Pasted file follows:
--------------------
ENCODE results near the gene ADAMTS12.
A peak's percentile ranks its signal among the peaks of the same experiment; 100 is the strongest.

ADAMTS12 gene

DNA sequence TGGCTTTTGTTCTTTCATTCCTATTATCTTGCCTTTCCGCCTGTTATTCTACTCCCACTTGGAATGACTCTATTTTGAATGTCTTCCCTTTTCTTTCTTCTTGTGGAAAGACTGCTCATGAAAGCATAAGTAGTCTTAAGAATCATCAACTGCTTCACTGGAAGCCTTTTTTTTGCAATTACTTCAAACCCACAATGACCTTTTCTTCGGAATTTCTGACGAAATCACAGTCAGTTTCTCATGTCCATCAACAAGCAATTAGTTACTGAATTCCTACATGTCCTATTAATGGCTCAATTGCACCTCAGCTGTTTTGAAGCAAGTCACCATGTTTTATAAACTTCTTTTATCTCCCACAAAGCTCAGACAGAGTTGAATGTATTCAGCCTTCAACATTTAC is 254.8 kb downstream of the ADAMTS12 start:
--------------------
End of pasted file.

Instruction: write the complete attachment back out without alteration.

ENCODE results near the gene ADAMTS12.
A peak's percentile ranks its signal among the peaks of the same experiment; 100 is the strongest.

ADAMTS12 gene

DNA sequence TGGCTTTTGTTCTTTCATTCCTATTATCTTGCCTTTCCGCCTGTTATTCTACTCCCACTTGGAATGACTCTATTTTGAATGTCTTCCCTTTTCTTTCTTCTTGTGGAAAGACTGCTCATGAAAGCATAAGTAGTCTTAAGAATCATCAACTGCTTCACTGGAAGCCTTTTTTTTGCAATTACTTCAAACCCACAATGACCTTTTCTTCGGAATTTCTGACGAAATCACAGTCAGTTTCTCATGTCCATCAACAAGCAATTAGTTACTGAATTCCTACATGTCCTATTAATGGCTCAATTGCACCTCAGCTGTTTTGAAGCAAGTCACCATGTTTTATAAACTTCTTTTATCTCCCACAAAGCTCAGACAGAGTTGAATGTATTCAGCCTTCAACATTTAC is 254.8 kb downstream of the ADAMTS12 start: